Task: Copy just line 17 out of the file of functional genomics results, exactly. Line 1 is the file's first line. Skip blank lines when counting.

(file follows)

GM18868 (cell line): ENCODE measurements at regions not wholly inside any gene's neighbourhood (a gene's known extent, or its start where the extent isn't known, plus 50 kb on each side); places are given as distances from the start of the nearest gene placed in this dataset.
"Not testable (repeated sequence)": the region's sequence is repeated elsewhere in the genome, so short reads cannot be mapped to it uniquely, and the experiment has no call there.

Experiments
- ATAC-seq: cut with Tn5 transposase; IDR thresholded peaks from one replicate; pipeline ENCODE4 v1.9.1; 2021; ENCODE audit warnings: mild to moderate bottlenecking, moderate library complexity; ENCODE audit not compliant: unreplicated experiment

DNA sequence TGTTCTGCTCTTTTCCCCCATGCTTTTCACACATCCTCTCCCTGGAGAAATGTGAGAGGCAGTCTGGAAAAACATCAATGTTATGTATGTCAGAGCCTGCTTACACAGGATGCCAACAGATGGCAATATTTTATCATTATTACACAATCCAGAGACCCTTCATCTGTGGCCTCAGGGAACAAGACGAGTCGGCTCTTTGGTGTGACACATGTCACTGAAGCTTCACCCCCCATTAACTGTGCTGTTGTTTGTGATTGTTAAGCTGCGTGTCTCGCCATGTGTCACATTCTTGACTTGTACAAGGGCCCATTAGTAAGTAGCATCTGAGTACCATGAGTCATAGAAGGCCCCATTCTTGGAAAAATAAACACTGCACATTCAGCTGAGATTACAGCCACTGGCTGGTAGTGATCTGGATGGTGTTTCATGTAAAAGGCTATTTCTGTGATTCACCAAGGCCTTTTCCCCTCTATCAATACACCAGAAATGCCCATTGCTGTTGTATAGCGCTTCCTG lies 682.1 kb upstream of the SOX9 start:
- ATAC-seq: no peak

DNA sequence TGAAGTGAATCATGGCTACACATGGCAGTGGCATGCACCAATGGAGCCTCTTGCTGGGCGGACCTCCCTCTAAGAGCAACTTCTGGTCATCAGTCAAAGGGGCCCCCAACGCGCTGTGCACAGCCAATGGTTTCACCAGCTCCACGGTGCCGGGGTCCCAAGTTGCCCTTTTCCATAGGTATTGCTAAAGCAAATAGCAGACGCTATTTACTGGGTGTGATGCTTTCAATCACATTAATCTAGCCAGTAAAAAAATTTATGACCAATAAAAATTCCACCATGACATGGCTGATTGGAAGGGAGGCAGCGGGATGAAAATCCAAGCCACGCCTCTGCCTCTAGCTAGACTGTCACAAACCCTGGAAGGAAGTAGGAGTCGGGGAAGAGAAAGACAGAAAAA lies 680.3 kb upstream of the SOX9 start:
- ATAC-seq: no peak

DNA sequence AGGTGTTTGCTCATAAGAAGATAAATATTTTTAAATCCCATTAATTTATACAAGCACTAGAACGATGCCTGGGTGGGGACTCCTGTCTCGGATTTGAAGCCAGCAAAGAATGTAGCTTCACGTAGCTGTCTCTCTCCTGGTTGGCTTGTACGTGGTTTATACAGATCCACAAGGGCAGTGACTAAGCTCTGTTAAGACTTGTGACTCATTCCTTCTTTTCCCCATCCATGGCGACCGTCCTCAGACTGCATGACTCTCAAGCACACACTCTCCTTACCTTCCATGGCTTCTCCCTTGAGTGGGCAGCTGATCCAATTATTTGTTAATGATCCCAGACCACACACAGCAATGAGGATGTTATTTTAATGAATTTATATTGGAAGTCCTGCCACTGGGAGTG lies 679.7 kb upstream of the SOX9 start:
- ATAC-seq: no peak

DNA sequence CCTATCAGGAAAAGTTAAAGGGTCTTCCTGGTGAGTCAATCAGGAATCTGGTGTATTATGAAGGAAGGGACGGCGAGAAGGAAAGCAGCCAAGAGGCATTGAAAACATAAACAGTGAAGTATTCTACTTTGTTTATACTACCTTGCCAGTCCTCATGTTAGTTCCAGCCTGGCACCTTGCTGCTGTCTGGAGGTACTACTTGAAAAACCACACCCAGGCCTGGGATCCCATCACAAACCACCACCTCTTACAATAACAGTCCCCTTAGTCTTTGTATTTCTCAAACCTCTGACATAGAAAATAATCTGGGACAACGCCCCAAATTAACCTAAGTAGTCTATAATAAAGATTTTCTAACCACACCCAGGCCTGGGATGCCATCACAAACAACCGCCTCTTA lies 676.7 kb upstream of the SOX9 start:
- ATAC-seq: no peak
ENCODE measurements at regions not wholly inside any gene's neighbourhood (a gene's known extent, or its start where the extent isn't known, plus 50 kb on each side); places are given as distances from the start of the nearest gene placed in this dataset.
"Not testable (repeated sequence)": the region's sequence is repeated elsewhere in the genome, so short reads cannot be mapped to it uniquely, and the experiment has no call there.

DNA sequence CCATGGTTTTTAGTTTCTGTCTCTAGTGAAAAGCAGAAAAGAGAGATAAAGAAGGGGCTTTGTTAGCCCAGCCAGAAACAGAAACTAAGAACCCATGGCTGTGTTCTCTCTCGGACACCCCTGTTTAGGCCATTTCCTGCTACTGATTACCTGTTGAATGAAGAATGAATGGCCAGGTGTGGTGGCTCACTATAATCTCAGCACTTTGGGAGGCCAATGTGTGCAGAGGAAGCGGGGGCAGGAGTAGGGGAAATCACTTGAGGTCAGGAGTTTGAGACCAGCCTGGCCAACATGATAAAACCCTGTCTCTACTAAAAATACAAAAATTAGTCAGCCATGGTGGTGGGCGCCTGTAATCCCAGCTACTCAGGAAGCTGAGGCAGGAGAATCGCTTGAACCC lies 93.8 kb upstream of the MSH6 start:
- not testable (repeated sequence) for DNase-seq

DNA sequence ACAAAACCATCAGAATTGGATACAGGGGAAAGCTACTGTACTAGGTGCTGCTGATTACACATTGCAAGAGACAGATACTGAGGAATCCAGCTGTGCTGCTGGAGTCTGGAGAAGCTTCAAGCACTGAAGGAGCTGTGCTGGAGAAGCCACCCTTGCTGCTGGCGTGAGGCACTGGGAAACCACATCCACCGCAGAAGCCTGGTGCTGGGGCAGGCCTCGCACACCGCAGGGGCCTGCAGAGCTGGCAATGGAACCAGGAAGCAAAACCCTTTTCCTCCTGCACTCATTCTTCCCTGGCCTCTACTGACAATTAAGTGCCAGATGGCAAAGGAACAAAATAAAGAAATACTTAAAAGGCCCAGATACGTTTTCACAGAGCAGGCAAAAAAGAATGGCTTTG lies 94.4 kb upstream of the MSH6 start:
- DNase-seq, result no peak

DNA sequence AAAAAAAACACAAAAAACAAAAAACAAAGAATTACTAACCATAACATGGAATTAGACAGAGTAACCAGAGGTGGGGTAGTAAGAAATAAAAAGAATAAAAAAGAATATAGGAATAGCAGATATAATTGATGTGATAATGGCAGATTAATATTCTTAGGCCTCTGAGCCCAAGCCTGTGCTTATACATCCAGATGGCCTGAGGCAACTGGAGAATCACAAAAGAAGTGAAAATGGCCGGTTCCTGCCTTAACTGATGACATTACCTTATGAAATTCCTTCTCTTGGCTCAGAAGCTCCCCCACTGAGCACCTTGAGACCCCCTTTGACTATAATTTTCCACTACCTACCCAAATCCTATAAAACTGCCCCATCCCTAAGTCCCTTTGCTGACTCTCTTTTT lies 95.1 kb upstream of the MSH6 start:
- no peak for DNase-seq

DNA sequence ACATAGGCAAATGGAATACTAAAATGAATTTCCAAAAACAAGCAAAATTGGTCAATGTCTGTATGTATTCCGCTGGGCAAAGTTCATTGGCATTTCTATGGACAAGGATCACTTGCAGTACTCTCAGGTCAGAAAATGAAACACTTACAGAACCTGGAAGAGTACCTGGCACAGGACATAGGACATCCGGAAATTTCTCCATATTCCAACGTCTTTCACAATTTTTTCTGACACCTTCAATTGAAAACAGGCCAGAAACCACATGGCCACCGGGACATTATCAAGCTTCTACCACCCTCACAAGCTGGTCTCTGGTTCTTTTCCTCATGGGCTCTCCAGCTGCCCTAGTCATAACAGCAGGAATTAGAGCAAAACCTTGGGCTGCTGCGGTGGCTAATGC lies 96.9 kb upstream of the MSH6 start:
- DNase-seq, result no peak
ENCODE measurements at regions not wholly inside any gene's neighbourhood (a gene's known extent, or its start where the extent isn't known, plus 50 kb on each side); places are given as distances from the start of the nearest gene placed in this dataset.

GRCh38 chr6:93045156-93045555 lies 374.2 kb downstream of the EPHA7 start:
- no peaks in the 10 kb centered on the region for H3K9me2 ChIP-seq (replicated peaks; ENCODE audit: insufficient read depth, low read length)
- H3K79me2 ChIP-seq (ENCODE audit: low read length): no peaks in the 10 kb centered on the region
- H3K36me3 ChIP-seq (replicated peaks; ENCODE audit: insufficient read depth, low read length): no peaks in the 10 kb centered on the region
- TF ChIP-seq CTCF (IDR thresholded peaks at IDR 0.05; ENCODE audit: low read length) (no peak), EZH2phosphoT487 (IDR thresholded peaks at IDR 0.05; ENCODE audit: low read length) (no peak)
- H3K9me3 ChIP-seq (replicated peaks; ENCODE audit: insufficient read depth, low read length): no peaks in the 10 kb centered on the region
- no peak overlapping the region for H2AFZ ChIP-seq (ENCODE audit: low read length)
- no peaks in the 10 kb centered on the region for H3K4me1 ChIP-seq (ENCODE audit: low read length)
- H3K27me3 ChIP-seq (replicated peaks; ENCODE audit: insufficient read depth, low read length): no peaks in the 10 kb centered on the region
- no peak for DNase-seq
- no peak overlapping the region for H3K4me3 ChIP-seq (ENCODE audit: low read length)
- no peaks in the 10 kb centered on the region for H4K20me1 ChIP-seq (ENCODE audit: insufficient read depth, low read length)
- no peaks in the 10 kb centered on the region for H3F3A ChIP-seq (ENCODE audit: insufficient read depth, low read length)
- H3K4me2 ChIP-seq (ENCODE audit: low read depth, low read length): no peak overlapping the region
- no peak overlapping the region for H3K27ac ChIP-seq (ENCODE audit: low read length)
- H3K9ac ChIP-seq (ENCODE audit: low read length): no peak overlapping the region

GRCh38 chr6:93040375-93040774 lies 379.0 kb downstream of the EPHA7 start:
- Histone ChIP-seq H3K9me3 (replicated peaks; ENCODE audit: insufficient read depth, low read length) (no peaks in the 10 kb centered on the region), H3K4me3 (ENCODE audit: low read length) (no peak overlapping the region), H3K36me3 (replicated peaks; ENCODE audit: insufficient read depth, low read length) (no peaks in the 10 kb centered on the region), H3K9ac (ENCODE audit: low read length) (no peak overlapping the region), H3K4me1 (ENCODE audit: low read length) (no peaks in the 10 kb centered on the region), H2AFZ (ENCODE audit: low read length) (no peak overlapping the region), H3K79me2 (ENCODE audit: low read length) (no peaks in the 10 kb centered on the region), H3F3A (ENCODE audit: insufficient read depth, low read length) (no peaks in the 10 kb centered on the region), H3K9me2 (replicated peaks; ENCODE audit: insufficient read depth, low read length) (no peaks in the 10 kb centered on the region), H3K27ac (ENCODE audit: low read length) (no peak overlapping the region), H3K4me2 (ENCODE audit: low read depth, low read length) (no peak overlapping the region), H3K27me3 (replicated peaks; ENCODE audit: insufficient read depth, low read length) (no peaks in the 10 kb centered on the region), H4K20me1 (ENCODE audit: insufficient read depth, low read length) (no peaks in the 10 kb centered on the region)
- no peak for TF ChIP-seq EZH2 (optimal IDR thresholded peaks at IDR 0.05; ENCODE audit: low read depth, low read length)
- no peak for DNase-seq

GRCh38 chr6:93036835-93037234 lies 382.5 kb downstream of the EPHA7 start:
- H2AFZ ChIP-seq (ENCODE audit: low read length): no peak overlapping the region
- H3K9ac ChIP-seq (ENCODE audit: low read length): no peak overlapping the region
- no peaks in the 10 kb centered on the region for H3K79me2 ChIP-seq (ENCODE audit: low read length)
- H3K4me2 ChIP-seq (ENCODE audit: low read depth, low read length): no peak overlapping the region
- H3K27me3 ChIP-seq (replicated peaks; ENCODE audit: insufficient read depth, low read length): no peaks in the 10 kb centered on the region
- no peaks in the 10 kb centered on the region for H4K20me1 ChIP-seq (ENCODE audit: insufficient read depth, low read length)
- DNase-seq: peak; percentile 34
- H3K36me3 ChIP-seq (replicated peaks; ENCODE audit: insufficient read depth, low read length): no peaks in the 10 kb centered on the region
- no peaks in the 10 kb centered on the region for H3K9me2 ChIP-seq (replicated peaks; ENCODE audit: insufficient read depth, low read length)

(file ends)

DNA sequence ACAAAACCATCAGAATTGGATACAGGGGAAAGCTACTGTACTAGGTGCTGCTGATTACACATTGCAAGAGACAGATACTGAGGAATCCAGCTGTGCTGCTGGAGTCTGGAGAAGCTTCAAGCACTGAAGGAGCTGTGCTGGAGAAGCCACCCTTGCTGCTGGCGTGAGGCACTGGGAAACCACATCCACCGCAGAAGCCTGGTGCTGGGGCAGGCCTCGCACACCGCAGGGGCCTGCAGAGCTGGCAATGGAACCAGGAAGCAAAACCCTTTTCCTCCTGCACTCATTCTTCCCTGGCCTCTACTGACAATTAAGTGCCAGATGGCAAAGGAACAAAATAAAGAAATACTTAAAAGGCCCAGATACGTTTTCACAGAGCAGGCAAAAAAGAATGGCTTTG lies 94.4 kb upstream of the MSH6 start: